A single mother who was regularly late for work at a poultry factory because of family responsibilities has won her unfair dismissal case.
Amer Deng worked at the Inghams Enterprises factory in Adelaide, but was always arriving to work 4 minutes late because she had to drop her child off at before-school care.
She claimed that she had made arrangements with a manager to start work late for a period of five months, until she could organise alternative childcare, although Inghams denied this.
The Fair Work Commission heard that Ms Deng always made up the time by working back at the end of her shift.
Despite this, the company gave her a written warning about her tardiness, and five months later she was summarily dismissed.
In making his ruling, senior deputy president Matthew O’Callaghan described Inghams’ response as “disproportionate”.
“Ms Deng’s behaviour did not strike at the basis of the continuing employment relationship and did not provide Inghams with grounds on which to summarily dismiss her,” he said.
Senior deputy president O’Callaghan added that Inghams had not established a “satisfactory pattern of lateness, with consequent adverse effects so as to represent a valid reason for her dismissal.”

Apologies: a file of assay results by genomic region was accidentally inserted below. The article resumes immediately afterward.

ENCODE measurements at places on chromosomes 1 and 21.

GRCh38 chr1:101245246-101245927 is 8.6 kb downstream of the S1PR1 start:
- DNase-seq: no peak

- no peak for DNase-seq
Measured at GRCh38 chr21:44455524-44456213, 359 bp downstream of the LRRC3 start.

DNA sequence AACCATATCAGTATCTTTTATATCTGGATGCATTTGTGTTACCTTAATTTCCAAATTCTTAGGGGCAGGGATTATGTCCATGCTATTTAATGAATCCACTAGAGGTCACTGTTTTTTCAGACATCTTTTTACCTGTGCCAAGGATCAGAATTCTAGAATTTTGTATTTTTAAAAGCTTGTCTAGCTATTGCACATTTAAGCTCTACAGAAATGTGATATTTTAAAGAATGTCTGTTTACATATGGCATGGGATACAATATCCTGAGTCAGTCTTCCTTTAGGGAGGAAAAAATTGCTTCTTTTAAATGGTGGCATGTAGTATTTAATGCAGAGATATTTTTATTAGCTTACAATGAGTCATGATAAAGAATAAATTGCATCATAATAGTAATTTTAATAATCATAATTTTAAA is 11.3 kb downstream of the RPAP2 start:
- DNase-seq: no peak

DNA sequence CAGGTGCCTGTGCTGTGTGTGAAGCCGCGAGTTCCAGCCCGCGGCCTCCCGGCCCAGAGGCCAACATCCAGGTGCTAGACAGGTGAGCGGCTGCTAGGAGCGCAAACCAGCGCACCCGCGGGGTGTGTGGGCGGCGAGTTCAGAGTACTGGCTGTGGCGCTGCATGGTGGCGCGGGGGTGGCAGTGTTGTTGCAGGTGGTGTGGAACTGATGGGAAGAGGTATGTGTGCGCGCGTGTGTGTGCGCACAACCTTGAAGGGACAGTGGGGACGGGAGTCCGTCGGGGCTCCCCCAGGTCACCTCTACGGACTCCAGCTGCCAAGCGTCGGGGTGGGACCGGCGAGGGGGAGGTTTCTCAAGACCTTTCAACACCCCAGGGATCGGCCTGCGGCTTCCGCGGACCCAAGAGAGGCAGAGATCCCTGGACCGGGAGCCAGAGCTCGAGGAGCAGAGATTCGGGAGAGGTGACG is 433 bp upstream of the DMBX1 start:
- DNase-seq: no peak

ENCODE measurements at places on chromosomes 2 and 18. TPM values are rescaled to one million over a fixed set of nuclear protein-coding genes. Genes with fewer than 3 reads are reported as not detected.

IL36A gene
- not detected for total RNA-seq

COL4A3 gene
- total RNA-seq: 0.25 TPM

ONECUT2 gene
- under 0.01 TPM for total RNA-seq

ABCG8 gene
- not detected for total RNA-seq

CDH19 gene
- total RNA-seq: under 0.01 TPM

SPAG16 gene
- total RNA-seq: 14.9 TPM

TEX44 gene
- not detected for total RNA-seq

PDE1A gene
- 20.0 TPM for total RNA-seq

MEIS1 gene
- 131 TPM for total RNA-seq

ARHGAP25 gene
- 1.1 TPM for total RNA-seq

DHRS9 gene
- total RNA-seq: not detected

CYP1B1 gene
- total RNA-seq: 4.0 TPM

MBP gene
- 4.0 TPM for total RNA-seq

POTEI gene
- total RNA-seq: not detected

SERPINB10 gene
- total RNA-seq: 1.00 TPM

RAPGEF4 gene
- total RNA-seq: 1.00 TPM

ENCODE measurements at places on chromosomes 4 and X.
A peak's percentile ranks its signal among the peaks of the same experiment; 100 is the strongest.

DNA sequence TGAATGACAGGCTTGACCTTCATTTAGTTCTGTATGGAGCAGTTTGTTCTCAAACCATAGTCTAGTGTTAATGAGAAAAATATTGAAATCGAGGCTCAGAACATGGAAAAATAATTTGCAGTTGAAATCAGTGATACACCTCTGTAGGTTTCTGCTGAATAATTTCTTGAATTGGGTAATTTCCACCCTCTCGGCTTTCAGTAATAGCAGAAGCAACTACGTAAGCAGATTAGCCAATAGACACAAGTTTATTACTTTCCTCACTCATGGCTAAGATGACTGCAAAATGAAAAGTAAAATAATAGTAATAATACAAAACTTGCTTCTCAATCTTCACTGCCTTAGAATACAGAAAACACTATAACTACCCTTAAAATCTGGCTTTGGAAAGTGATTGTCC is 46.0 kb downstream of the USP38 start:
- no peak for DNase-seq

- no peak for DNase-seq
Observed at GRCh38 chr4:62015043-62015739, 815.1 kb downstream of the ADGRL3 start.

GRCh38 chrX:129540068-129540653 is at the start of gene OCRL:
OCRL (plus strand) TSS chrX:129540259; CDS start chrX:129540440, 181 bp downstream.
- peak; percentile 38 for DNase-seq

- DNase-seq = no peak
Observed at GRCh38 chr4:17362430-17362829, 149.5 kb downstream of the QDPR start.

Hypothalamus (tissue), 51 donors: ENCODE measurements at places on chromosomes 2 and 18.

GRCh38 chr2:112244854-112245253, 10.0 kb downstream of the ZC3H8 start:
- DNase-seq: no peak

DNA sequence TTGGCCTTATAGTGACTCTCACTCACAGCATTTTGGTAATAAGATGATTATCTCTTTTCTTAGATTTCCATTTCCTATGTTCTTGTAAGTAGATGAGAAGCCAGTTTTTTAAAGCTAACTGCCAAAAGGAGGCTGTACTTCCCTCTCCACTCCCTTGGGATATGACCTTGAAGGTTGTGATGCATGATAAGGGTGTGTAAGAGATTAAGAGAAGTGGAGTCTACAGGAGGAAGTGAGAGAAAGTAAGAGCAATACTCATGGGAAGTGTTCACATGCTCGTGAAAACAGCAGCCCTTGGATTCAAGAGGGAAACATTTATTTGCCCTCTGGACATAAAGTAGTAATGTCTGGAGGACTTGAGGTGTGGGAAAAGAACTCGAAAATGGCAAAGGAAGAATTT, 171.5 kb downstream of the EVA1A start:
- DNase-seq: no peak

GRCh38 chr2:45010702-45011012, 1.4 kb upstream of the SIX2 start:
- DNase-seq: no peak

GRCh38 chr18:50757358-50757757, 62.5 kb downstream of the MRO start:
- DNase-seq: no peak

Miles Heffernan, Director of Litigation at Industrial Relations Claims, said Ms Deng could have made another claim instead of unfair dismissal.
“If we were representing Ms Deng, we would have lodged a claim for a contravention of a general protections provision involving dismissal, because an employer cannot discriminate against an employee on the grounds of their family responsibilities, or for being a single mother,” he said.
“The difference at the end of the process can be huge, because while you may get a couple of grand and your job back with an unfair dismissal claim, if you can successfully prove you were unlawfully dismissed with a general protections claim, the penalties and compensation are uncapped.
“Clearly in this case, the company’s response was way over the top, and not at all fair to a single mum who was obviously trying to do her best.”
Senior deputy president O’Callaghan decided the employment relationship hadn’t broken down and ordered Inghams to give Ms Deng her job back, and pay her the five months wages in compensation.
To read the full judgement, please click here.
“Employers should be able to exercise a little bit of flexibility, and are obliged to make reasonable adjustments to accommodate parents with children, especially single parents,” Mr Heffernan said.
“Let’s face it, Ms Deng arriving 4 minutes late wasn’t going to bring the chicken factory to a halt.”
If you believe that you have been unfairly dismissed from employment, or are currently facing disciplinary action, we can help. Please call Industrial Relations Claims today on 1300 853 837.
For the latest workplace news, including information about unfair dismissal, please follow our page on Facebook.